Paper No. 3-4
Presentation Time: 9:00 AM
THE POTENTIAL OF GLACIAL LAKE AGASSIZ VARVES TO RECONSTRUCT LAURENTIDE ICE SHEET RESPONSE TO CLIMATE CHANGE: PRELIMINARY RESULTS FROM LAKE KABETOGAMA (MN) SEDIMENT CORES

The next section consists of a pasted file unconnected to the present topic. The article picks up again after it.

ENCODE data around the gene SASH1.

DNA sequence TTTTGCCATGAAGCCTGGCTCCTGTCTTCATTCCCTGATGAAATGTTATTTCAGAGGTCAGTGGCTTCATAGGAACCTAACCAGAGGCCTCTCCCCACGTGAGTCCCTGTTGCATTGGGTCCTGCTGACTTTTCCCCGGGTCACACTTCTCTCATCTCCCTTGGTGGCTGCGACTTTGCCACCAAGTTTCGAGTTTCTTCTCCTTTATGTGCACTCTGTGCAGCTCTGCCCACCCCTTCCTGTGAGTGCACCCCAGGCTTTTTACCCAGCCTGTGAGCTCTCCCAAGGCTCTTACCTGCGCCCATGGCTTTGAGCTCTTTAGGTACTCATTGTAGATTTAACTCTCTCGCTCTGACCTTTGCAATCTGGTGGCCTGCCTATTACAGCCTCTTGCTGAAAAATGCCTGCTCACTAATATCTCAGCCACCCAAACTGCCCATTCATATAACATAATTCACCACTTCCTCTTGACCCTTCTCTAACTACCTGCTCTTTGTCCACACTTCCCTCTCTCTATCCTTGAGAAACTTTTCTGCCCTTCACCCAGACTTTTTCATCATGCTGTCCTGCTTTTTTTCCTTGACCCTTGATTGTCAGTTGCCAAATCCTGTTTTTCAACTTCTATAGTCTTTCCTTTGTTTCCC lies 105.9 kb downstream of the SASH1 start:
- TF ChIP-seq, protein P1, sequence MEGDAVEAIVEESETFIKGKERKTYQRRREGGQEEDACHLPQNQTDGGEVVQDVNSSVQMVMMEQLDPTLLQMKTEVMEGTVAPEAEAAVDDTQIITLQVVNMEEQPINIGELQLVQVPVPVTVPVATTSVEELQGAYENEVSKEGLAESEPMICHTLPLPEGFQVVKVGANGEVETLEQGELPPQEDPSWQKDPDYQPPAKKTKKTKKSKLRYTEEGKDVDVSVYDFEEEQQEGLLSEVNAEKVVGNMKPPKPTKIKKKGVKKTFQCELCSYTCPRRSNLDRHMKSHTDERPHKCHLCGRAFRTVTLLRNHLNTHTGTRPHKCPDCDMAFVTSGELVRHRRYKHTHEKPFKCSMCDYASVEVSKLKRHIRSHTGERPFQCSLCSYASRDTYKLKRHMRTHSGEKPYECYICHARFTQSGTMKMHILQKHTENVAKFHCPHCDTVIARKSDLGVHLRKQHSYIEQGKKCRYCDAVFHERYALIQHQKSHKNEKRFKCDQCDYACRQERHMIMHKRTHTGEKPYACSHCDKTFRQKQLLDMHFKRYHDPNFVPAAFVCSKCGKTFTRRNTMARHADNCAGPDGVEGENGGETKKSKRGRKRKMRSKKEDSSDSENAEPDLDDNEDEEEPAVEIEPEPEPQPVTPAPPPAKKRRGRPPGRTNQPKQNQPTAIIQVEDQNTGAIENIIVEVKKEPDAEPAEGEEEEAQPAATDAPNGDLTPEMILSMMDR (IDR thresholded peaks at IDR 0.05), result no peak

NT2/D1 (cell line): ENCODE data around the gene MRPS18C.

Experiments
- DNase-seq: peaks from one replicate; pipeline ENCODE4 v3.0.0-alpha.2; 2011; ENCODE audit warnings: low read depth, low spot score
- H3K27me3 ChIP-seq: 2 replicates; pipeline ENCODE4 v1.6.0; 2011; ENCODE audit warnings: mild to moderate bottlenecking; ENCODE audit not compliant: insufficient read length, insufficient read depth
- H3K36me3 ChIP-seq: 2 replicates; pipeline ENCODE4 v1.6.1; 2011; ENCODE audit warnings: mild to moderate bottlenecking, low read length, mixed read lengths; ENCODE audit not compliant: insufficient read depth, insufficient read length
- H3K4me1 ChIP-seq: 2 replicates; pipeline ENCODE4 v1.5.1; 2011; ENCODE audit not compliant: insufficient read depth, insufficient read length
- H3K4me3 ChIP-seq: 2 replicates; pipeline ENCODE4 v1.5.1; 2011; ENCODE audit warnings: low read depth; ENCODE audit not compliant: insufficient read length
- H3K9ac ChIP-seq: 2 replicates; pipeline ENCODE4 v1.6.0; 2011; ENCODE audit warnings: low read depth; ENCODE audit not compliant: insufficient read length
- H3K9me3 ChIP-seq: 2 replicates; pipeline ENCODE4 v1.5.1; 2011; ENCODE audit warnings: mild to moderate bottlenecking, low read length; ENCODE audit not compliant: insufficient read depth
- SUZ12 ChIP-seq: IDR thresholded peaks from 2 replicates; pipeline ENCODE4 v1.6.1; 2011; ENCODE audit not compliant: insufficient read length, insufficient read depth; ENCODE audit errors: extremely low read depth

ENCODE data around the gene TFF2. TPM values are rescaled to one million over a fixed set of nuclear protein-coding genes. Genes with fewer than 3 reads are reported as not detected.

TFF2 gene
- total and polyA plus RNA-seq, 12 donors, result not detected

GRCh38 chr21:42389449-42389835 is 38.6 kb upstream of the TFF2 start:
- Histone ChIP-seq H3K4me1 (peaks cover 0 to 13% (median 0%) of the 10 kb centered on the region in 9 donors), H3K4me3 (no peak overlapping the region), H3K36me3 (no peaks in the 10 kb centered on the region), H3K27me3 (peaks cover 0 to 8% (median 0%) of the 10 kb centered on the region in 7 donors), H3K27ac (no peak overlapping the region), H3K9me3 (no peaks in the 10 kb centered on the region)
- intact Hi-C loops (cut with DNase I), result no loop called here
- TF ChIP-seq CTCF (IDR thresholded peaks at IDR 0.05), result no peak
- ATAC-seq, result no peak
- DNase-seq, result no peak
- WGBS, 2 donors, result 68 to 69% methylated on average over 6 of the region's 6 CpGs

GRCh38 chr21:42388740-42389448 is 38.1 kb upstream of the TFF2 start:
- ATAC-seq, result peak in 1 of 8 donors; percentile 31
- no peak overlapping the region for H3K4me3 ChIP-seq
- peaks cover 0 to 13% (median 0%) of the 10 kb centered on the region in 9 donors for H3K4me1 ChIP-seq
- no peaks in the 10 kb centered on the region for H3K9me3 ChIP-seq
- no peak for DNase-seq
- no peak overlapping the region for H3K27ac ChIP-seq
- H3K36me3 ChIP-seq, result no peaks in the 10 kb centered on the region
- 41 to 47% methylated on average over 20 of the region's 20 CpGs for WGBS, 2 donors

Pro-glacial varves from large lakes have the ability to resolve LIS sensitivity to deglacial warming with annual precision, but most varve records are under-developed. Varves from glacial Lake Agassiz found within lakes from northern Minnesota (MN) and northwestern Ontario (ON) should archive a 3000+ year record of ice sheet response from the mid-continent of the LIS, spanning from the Bølling-Allerød through the Younger Dryas (YD). Here we present Lake Agassiz stratigraphic and varve thickness data from Lake Kabetogama (MN) sediment cores. Lake Kabetogama is the oldest of three varve series from the region, which includes Steep Rock Lake (ON) and multiple sites from Lake Wabigoon (ON). Sediments from all three can be correlated with a series of ~24 anomalously thick red clay varves, previously interpreted to have resulted from the western flow of red Lake Superior sediments into the Lake Agassiz basin due to ice re-advance to the Marks and Dog Lake moraines, presumably near the end of the YD. Macrofossils within the Lake Kabetogama sediments should provide the first radiocarbon dates of this event. The oldest glaciolacustrine sediments in Kabetogama consist of 523 varves that record ice retreat from the core site. These varves pre-date the oldest varves at Steep Rock and Wabigoon. The stratigraphy above the 523 basal varves is complex, and includes units of laminated sand and silt, superseded by periods characterized by the abrupt onset of anomalously thick varves that rapidly thin up section. Based on comparisons with other glacial varve sediments, the sand and silt units most likely resulted from lake level lowering. The thick varves could be explained by rapid lake level rise due to ice margin fluctuations closing an eastern Lake Agassiz outlet into the Lake Superior basin (during or before the YD.) Alternatively, the thick varves may reflect a sudden and dramatic increase in sediment flux from the LIS, presumably due to summer melting. Better dating precision would place this varve record, which clearly documents abrupt and short-lived events, in context with high resolution climate records, such as those from the Greenland Ice Sheet.